Home > Education, Society > Concentration of poor in South DeKalb hurts schools

Concentration of poor in South DeKalb hurts schools

March 23, 2011

This is part of a NY Times Op-Ed. You can read the full thing here. Also read the comments, some are very enlightening.

Educators know that it is very difficult to get consistently good results in schools characterized by high concentrations of poverty. The best teachers tend to avoid such schools. Expectations regarding student achievement are frequently much lower, and there are lower levels of parental involvement. These, of course, are the very schools in which so many black and Hispanic children are enrolled.

Breaking up these toxic concentrations of poverty would seem to be a logical and worthy goal. Long years of evidence show that poor kids of all ethnic backgrounds do better academically when they go to school with their more affluent — that is, middle class — peers. But when the poor kids are black or Hispanic, that means racial and ethnic integration in the schools. Despite all the babble about a postracial America, that has been off the table for a long time.

I am a pessimist at heart and after reading the above Op-Ed from the NY Times, it just hardens me even more to the fact that our society continues to drift into two opposing camps. Not by race so much as by class. Education was touted as the equalizer to poverty. With a decent education you could escape the ignorance and poverty of the previous generation. Today, it seems that door is slowly closing. Fact is schools with large populations of poor families are the schools that are failing to educate their citizens out of poverty. In fact, these schools are doing the exact opposite. These schools have teachers with far less experience and far less passion. Children come from homes where education is marginalized only to arrive at school where the same attitude affects a super majority of the students and a few of the staff as well. Coming from a poverty stricken family is not the fault of the child, but we place the burden of being poor on the child. Children who have the opportunity to escape these poverty stricken schools do far better than those who are stuck there. Concentrating poor and uneducated people in any situation is not good for them nor is it good for our society. It did not work in housing, and it is not working in our educational system.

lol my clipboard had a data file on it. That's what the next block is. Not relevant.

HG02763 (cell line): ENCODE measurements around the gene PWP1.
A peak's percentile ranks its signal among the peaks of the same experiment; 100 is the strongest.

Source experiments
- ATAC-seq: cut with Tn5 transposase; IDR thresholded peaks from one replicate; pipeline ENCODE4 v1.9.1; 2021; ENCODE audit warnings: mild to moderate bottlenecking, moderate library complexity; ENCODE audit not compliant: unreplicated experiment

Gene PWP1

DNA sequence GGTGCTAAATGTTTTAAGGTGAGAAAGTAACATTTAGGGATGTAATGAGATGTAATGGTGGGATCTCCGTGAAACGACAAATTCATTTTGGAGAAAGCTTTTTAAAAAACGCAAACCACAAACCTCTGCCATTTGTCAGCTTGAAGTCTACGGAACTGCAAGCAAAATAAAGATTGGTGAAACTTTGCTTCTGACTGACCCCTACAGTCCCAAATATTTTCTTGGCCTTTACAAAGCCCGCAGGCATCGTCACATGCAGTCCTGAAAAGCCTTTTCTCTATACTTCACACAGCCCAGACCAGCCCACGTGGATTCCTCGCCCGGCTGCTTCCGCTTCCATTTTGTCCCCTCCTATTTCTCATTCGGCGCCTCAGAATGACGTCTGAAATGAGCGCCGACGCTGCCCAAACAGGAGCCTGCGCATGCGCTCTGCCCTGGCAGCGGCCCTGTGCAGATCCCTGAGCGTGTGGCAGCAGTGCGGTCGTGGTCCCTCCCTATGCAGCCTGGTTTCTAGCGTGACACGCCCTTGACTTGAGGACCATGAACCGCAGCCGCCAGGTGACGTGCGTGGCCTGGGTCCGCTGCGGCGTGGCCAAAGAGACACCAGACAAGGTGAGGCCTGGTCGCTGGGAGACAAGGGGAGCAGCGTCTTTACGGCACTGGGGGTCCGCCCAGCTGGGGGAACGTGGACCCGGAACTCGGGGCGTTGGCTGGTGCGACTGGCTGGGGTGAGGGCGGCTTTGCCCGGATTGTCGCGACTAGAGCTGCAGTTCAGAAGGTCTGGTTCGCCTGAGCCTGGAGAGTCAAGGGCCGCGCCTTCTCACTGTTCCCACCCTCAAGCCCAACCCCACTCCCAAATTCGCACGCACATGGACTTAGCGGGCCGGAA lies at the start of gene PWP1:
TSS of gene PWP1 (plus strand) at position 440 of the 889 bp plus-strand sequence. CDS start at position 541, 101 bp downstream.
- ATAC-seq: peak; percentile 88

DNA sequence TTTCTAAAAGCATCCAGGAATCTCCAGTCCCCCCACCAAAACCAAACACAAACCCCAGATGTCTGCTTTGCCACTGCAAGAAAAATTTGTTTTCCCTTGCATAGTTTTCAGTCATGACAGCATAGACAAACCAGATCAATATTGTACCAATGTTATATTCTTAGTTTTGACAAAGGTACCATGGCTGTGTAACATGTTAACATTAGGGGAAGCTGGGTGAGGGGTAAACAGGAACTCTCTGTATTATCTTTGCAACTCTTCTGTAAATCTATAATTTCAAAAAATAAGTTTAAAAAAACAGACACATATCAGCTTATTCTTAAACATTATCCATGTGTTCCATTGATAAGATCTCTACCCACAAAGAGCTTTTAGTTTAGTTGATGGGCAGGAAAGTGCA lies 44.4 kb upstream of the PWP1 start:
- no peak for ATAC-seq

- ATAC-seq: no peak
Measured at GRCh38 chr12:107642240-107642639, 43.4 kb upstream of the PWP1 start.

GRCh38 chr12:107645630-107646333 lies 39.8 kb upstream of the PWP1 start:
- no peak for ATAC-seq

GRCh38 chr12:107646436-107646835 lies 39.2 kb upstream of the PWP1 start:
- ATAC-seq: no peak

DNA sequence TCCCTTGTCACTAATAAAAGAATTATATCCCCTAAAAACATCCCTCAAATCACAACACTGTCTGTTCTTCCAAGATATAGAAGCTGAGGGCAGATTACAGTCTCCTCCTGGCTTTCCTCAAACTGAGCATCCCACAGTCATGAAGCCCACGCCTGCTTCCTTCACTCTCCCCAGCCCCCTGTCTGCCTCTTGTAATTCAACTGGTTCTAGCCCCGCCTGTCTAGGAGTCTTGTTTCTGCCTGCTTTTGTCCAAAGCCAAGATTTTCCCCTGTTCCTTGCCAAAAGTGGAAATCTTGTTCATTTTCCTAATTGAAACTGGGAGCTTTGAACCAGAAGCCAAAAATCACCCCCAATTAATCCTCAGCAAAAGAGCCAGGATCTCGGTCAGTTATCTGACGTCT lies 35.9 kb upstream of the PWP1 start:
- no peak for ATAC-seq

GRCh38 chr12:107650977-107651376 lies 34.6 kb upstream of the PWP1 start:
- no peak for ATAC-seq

1. March 25, 2011 at 11:52 am

    I couldn’t agree with you more! I get very upset when people blame the poor education of poor students on their poor parents. It’s so easy to snuff, “It’s their own fault – the parents aren’t doing their part”. This is un-American, IMO. We are supposed to equalize opportunity in our public schools. Children should learn to properly read, write and perform basic math calculations regardless of the stature or influence of their parents. It’s not rocket science. Something is not happening in our schools that always used to happen — basic education.

    Personally, I lay the blame on the administration – they have used far too many resources to staff themselves with high-paying jobs, leaving teachers with too many poor students and an overwhelming task – with very little direct support. Title 1 funds can and should be used to fund support teachers in the schools working directly with students in small groups to ensure that a solid, early foundation is built. There is no need for a virtual “army” of “instructional support or coaches” who are paid more than teachers, to basically criticize teachers. These people need to get in the schoolhouse, roll up their sleeves and support the teachers by working with students individually or in very small groups.

  2. Just Watch
    March 25, 2011 at 8:01 am

    One opportunity for making a positive change in DeKalb is to reduce the number of school board members. What we have right now is not working. Many members of the South DeKalb delegation are resisting the effort to see this through. I strongly suggest that readers of this blog contact their state representatives, especially Howard Mosby and Pam Stephenson. They are the main forces standing in the way of this much needed change. Please email and CALL them today. Let them know you want them to support HB 22 and that you will remember at the next election how they behaved related to this issue.

    Representative Howard Mosby (D) District 90
    404 656-0287 (office)

    Representative Pam Stephenson (D) District 92 404 656-0126 (office) pam.stephenson@house.ga.gov

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